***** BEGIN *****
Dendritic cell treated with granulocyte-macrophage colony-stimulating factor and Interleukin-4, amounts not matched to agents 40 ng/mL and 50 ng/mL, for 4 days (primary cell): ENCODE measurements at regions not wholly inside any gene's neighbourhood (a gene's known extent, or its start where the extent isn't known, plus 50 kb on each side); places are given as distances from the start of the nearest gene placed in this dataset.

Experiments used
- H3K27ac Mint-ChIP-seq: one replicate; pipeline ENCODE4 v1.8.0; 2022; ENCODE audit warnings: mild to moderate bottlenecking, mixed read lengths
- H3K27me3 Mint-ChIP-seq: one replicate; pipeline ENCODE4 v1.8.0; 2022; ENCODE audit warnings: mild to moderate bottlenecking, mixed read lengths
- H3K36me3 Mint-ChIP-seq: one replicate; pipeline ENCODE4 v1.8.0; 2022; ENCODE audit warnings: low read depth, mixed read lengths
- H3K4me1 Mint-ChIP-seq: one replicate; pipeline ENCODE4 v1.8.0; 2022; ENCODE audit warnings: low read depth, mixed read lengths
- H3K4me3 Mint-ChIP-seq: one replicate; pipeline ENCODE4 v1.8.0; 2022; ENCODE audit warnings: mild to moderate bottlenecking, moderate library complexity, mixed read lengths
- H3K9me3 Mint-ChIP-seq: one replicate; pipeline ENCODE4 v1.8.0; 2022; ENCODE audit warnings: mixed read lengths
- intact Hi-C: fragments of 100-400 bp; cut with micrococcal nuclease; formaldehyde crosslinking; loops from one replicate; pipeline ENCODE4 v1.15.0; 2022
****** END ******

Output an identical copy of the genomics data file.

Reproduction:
Dendritic cell treated with granulocyte-macrophage colony-stimulating factor and Interleukin-4, amounts not matched to agents 40 ng/mL and 50 ng/mL, for 4 days (primary cell): ENCODE measurements at regions not wholly inside any gene's neighbourhood (a gene's known extent, or its start where the extent isn't known, plus 50 kb on each side); places are given as distances from the start of the nearest gene placed in this dataset.

Experiments used
- H3K27ac Mint-ChIP-seq: one replicate; pipeline ENCODE4 v1.8.0; 2022; ENCODE audit warnings: mild to moderate bottlenecking, mixed read lengths
- H3K27me3 Mint-ChIP-seq: one replicate; pipeline ENCODE4 v1.8.0; 2022; ENCODE audit warnings: mild to moderate bottlenecking, mixed read lengths
- H3K36me3 Mint-ChIP-seq: one replicate; pipeline ENCODE4 v1.8.0; 2022; ENCODE audit warnings: low read depth, mixed read lengths
- H3K4me1 Mint-ChIP-seq: one replicate; pipeline ENCODE4 v1.8.0; 2022; ENCODE audit warnings: low read depth, mixed read lengths
- H3K4me3 Mint-ChIP-seq: one replicate; pipeline ENCODE4 v1.8.0; 2022; ENCODE audit warnings: mild to moderate bottlenecking, moderate library complexity, mixed read lengths
- H3K9me3 Mint-ChIP-seq: one replicate; pipeline ENCODE4 v1.8.0; 2022; ENCODE audit warnings: mixed read lengths
- intact Hi-C: fragments of 100-400 bp; cut with micrococcal nuclease; formaldehyde crosslinking; loops from one replicate; pipeline ENCODE4 v1.15.0; 2022